A mechanic won't fix a broken engine if they don't know it broke. Housekeepers can't mop a floor if they don't know there was a spill. A supervisor can't place warning signs around a dangerous situation if they don't know it exists. While it's likely that these people will bump into the problem naturally, not telling them increases the risk that an accident will happen before they can solve it. If you have a safety concern, be sure to let the proper authorities know.
It's also worth noting that more long-term and complex safety problems are best documented, especially ones that require a specialist to fix. Once something is documented, keep the files stored for future reference. All files stored should also be organized as this helps find these records when needed, with multiple copies, possibly both hard copy and digital copy, in case you need a backup.
While it is the responsibility of frontline staff to use the equipment, the onus of training every employee is part of the employer's job. While a company's new machine operator will almost certainly have some familiarity with a type of machine very similar to what they'll be using, the employer is still responsible for ensuring that they have complete knowledge of the equipment before they start fully operating it themselves. Some form of safety training should be mandatory for all employees. This goes for anyone in your workplace, even those who don't have any hazards that seem apparent to onlookers. Even a 'safe' job in an office setting has dangers such as carpal tunnel syndrome and possible back problems arising from poor posture, so keep workplace ergonomics in mind. In contrast, these dangers aren't as great as those faced by someone in construction; it's still worth noting every reasonable thing that could go wrong.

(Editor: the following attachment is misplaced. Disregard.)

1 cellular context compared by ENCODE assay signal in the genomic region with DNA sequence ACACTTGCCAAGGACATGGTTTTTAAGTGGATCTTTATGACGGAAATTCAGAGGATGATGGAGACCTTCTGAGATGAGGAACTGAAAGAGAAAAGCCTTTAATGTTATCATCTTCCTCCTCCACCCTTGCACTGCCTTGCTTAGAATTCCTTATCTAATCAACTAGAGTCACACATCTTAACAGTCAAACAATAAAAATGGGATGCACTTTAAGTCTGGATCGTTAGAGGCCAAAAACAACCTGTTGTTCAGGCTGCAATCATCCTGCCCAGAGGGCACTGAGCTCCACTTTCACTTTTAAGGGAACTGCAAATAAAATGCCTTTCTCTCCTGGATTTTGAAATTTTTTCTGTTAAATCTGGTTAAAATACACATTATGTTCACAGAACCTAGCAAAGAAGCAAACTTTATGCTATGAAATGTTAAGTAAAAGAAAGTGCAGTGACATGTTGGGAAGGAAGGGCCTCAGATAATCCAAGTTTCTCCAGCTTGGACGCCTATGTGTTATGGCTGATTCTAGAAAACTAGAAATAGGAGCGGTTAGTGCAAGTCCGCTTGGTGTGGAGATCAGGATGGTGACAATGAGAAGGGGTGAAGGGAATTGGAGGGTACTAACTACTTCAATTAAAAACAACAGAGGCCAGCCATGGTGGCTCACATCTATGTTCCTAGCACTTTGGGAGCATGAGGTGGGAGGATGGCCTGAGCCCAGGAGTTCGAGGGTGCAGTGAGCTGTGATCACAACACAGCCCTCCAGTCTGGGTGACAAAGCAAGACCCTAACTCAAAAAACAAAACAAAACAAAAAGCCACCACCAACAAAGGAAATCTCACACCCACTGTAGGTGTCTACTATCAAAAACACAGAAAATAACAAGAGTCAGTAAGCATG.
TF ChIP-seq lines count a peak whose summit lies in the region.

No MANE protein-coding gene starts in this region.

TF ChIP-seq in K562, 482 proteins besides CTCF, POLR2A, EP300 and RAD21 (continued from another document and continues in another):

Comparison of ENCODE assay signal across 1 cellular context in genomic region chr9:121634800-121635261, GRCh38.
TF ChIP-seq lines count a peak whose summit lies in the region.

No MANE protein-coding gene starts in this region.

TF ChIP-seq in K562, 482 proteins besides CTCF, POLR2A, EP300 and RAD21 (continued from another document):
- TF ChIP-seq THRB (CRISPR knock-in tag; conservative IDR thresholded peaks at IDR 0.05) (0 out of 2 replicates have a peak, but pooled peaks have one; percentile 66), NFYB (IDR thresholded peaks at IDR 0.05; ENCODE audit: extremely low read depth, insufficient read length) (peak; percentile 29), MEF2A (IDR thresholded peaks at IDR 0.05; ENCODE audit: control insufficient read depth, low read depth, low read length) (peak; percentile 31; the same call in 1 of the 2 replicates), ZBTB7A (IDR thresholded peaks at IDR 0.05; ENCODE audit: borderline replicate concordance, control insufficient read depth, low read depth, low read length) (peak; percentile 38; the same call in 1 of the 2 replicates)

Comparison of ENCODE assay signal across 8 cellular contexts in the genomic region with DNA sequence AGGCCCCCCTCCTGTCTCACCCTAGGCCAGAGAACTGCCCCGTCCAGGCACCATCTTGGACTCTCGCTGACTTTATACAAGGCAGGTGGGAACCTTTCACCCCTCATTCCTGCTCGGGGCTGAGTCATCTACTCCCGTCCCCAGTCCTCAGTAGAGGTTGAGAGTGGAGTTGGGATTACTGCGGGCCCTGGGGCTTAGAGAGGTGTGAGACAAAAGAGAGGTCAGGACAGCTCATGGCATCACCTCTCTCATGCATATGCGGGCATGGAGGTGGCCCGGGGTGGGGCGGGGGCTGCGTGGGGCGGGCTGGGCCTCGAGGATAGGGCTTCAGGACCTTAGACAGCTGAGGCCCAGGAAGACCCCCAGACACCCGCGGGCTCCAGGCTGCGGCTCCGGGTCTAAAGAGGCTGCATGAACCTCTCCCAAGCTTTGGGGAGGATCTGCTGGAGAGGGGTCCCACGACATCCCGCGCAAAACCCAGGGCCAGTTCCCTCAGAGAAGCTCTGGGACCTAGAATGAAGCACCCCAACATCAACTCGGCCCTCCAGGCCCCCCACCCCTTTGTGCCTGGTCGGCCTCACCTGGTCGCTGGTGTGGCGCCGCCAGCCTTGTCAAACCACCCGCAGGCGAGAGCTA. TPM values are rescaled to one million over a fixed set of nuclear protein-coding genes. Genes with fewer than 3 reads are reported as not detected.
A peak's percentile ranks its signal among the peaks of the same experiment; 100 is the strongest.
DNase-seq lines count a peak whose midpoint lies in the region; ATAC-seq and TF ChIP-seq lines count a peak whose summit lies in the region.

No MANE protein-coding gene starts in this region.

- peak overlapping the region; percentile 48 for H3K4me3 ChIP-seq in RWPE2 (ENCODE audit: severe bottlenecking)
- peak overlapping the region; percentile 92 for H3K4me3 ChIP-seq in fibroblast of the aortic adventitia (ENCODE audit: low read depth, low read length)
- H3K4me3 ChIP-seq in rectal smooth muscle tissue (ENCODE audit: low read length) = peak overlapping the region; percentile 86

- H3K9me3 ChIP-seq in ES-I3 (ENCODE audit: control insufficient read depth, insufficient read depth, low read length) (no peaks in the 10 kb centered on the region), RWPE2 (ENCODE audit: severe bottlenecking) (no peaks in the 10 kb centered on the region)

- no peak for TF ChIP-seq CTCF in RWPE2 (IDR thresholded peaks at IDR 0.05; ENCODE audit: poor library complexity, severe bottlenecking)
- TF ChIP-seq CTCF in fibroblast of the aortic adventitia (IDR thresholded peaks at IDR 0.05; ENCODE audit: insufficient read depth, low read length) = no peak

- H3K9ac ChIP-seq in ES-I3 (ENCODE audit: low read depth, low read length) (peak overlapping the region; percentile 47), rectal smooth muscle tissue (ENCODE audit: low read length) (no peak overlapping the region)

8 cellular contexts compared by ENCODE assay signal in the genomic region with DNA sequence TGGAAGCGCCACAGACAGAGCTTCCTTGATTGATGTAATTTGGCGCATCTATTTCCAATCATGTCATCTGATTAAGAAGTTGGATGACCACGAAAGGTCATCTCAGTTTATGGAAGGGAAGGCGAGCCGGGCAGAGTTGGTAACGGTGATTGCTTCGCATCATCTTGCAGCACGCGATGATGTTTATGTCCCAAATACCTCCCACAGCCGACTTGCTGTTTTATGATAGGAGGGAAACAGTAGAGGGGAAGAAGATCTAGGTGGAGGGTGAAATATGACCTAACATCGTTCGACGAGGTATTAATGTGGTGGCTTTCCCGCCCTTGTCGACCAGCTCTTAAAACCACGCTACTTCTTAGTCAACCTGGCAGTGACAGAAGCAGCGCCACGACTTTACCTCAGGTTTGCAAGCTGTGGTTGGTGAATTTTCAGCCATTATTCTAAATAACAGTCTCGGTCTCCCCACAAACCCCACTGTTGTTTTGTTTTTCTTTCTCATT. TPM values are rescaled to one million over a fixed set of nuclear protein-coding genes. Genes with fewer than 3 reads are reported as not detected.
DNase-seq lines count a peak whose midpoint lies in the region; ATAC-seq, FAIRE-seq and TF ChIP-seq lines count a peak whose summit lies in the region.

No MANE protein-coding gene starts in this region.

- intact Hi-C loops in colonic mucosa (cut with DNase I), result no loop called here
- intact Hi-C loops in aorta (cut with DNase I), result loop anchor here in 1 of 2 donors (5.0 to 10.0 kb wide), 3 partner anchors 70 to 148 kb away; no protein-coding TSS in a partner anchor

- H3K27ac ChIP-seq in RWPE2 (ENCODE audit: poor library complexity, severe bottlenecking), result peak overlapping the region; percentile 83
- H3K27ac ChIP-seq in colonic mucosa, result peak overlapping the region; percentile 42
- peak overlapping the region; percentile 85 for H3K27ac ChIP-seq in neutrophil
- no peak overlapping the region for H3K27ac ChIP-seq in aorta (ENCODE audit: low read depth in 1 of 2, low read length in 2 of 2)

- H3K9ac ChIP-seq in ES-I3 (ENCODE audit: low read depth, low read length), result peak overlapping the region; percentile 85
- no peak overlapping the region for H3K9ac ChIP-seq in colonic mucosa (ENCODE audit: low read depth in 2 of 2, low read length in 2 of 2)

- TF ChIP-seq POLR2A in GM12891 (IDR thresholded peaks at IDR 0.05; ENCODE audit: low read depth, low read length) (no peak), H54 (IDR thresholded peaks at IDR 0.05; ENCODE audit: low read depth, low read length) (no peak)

Don't expect training to be a simple one-and-done thing for each employee. The superstar employee who's a shining example of excellence might be able to remember their training from over a decade ago; it's unreasonable to expect everyone to be able to do that. Due to this, occasional refresher training is recommended now and again. Although there is no hard and fast rule for how often this should be done, somewhere between once a quarter and once annually is likely the best time, although this depends on your industry.
Also, whenever your job gets new equipment, make sure that any staff who will be using it are properly trained on it as well. In a world where it seems like a brand new piece of fancy, world-changing technology is invented every other day, almost inevitable for almost every industry to be shaken up at some point soon. Now, this is likely a good thing, as it will allow the employees to be more productive; it does come with the catch that these employees will almost certainly need to be trained to use it properly.
This content is written by our Morison Insurance team. All information posted is merely for educational and informational purposes. It is not intended as a substitute for professional advice. Should you decide to act upon any information in this article, you do so at your own risk. While the information on this website has been verified to the best of our abilities, we cannot guarantee that there are no mistakes or errors.